Tears are a necessary part of eye health. They rinse the eye of any dust or particles and maintain moisture. They also contain enzymes that eliminate microorganisms that can be present in the eye.
In instances where the eyes do not produce sufficient tears, symptoms can present themselves such as persistent dryness, burning, itching or the feeling of a foreign body in your eye. To the surprise of many, occasionally dry eyes can cause watery eyes in an attempt to combat dryness.
Quite a few factors can result in dry eye syndrome. Dry eyes are often age related since it is usually adults that complain of dry eye syndrome, and often women during menopause. Dry eye syndrome can also be a result of some medications. Climate that is especially dry, or dry heat or air circulation are also known causes. Additionally, certain systemic diseases or problems with tear production, extended computer use which can cause insufficient blinking, or contact lens usage can contribute to dry eye syndrome.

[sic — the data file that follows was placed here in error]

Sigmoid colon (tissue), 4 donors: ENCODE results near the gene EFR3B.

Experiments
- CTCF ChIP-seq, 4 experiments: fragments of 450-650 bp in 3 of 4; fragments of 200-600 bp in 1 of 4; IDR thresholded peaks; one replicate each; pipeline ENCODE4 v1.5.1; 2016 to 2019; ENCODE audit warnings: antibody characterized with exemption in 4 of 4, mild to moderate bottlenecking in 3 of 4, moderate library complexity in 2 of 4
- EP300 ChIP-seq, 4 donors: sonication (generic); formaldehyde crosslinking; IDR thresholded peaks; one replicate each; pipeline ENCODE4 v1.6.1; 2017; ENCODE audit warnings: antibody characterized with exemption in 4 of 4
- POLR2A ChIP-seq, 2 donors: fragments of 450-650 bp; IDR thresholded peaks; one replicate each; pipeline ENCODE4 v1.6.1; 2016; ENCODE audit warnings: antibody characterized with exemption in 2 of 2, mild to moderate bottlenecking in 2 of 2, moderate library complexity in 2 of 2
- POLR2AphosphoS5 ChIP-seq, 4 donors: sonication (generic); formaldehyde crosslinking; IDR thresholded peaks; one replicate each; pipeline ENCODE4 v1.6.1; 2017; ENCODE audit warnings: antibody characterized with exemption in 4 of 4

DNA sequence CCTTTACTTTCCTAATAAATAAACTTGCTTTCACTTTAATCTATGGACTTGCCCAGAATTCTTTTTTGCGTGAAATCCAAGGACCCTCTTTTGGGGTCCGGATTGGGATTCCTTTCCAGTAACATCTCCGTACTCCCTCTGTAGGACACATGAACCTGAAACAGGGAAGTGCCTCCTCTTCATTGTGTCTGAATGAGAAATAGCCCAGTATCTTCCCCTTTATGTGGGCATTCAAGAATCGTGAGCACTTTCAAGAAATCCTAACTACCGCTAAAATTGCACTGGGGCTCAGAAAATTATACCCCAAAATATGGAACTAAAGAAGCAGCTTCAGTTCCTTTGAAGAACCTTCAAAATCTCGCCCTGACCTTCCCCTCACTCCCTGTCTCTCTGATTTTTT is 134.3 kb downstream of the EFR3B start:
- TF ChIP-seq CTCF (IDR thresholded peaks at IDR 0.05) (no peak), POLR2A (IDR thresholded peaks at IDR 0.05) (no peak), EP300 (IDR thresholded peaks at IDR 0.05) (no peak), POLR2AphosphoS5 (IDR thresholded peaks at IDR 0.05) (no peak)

The preferred treatment option is typically lubricating eye drops which often work to reduce dryness. Your optometrist can instruct you which eye drops to purchase and how to use them. If over the counter options don’t help you may need prescription drops that actually stimulate your eyes to produce more tears.
If artificial tears don’t help, your eye doctor might want to try Lacrisert, which is placed on the eyelid and lets out lubricating ingredients throughout the day. Another option might be lacrimal plugs which help keep the eye moist by keeping tears from draining too quickly. Some eye care professionals will discuss a few nutritional supplements or environmental adjustments to relieve discomfort.
In most cases, dry eye syndrome does not result in any real harm but can be a nuisance. However, very serious cases could make you more susceptible to infection so it is advised to speak to your optometrist.
Particularly during the wintertime, it is important to make every effort to safeguard your eyes from dry, cold winds and particles. Using sunglasses when going outdoors, and using a humidifier inside to combat dry heat are ways to reduce exposure and dryness.
You don’t have to suffer from dry, itchy, burning eyes - visit your optometrist right away!